disastrous increase in the number of cases pending, the 
``dreaded disability backlog.'' While both the initial and 
appellate workloads increased dramatically, the administrative 
actions that permitted increased production at the initial 
level were entirely inappropriate to the due process hearings 
required at the Office of Hearings and Appeals. By the time SSA 
decided to respond, the situation was entirely out of control 
with the OHA backlog increasing by as many as 10,000 cases a 
month and with processing times at the OHA level reaching 
unconscionable levels.
    SSA responded by hiring significant numbers of new 
Administrative Law Judges (ALJs) and support staff. 
Subsequently, additional ALJs were hired to adjudicate 
temporary workloads imposed by changes in the law involving 
Child's Supplemental Security Income (Disability) and Drug and 
Alcohol Abuse cases. However, the ``learning curve'' guaranteed 
that little additional ALJ production was realized for the next 
several years. Finally, by late 1993 SSA realized the magnitude 
of the disaster caused by its inaction, and began to 
investigate potential alterations in the process that would 
facilitate increased productivity. Unfortunately, the 
individuals charged with the task of dealing with the 
disability backlog used the opportunity to forward their 
philosophical agenda to de-legalize the Office of Hearings and 
Appeals. This investigation culminated in the formulation of 
the Disability Process Redesign (DPR).
    The DPR was a massive and expensive program designed to 
fundamentally change the Social Security Disability 
adjudication process. It was an enterprise involving the 
expenditure of millions of dollars in its formulation and 
execution. A significant bureaucracy was established to 
administer the program, often drawing some of SSA's most 
talented employees from their usual roles thereby imposing 
considerable hardship upon the component from which they came. 
Unfortunately, the DPR was fundamentally flawed from the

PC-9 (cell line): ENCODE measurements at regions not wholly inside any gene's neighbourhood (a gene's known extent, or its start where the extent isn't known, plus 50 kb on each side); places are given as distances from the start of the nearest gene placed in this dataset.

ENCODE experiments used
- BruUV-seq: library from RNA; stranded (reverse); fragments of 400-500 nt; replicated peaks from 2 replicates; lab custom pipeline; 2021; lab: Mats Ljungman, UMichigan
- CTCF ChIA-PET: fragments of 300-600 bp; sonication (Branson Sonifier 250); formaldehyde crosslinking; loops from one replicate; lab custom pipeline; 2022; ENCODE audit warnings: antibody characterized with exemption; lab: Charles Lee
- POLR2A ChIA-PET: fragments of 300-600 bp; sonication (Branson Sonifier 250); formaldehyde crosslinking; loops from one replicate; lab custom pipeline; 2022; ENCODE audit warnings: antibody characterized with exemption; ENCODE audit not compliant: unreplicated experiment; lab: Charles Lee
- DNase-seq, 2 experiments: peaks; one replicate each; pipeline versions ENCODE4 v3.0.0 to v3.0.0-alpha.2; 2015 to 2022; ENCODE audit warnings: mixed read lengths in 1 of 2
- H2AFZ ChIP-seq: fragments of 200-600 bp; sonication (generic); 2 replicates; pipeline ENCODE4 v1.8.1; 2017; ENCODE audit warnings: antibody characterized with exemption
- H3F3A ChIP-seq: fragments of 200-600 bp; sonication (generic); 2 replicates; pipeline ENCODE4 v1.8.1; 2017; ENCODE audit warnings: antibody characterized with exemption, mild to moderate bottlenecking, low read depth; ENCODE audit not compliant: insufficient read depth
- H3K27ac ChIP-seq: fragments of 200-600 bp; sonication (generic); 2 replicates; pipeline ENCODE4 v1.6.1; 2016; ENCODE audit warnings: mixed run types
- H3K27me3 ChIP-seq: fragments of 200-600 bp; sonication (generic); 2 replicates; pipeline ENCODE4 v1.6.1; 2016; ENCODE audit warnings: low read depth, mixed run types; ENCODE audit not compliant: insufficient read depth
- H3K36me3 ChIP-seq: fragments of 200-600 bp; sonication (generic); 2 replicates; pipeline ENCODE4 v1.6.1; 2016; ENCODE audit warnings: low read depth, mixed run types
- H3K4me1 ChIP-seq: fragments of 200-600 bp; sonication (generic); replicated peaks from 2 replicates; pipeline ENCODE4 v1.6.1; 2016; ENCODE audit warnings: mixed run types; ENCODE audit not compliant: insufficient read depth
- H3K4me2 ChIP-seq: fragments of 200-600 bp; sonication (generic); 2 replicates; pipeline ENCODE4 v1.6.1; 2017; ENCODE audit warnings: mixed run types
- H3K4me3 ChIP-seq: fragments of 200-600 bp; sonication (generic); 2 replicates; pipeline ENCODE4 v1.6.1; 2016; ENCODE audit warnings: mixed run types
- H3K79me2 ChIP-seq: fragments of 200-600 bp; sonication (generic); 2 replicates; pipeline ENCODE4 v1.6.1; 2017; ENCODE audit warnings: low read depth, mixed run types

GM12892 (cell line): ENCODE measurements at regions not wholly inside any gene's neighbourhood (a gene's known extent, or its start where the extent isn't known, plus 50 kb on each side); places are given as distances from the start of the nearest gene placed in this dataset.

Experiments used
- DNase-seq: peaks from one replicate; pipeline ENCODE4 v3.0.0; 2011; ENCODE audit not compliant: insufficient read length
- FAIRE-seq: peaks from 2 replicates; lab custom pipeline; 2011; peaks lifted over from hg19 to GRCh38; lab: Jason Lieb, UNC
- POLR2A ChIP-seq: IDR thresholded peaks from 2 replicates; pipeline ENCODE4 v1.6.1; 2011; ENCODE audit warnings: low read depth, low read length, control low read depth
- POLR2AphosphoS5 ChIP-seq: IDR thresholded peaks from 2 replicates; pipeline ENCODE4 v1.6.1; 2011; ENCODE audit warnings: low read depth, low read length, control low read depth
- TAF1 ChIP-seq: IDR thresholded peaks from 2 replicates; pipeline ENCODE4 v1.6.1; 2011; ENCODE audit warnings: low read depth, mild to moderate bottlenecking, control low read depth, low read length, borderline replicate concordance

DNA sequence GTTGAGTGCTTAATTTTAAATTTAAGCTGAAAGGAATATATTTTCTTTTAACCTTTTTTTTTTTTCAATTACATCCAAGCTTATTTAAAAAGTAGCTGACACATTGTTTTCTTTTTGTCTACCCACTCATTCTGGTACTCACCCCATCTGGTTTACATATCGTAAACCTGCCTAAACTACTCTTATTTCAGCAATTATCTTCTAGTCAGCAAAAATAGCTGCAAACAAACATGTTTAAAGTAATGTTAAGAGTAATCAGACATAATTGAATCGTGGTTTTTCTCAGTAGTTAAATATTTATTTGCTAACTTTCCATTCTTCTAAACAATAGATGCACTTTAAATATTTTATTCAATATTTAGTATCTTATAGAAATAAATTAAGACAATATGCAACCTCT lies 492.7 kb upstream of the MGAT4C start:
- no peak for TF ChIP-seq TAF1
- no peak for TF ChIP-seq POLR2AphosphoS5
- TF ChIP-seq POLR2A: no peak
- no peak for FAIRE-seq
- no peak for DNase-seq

outset. The basic underlying premise of DPR was that claimants 
would not avail themselves of the entire appeals process 
because those not found to be disabled at the initial stage, 
would be so impressed with the quality and timeliness of the 
process that they would recognize they were not disabled and 
accept the initial determination. This ignored the fact that 
most people applying for disability benefits really believe 
they are disabled and cannot work. They are not working; 
whether or not they receive benefits will be a major and 
perhaps the major determinate in their quality of life. They 
either need a job or these benefits to survive, and most 
believe that they cannot work. The SSA disability process is 
extremely user friendly; pursuing a claim through the Appeals 
Council level is by design a process that does not intimidate 
the average citizen. Consequently, they will pursue their 
claim.
    Additionally, the scope of the project was so large and so 
poorly planned and executed that Cynthia M. Fagnoni, Director 
Education, Workforce, and Income Security Issues Health, 
Education, and Human Resources Division of the General 
Accounting Office testified before the Subcommittees on Social 
Security and Human Resources on October 21, 1999 that ``The 
agency's first ambitious redesign plan in 1994 yielded little. 
When the agency scaled back its plan in 1997, progress was 
slow, in part because even the scaled-back plan proved to be 
too large to be kept on track.'' GAO was being overly kind, the 
Disability Process Redesign has been a magnificent and 
expensive failure. NTEU fears that the Hearings Process 
Improvement Initiative will meet a similar fate.

The Senior Attorney Program

    In stark comparison to the massive and expensive Disability 
Process Redesign and the Hearings Process Improvement 
initiatives, stands the Senior Attorney Program. The Senior 
Attorney Program was the centerpiece of the Short Term 
Disability Program (STDP). STDP was conceived by a small inter-
component workgroup in 1994, at the height of the disability 
backlog problem of OHA. It was designed to directly and in real 
time attack the backlog problem at OHA with a minimum 
expenditure of resources and with minimal organizational 
changes. The Senior Attorney Program as originally operated, 
involved approximately 475 of OHA's experienced Staff Attorneys 
who in addition to drafting ALJ decisions, would now review 
receipts before the receipts were assigned to an ALJ to 
determine whether the case could be paid on the record or 
whether an ALJ hearing was necessary to fully adjudicate the 
case. If the evidence indicated that the case was likely to 
result in a finding of disability, the Senior Attorney would 
complete development of the case, including securing additional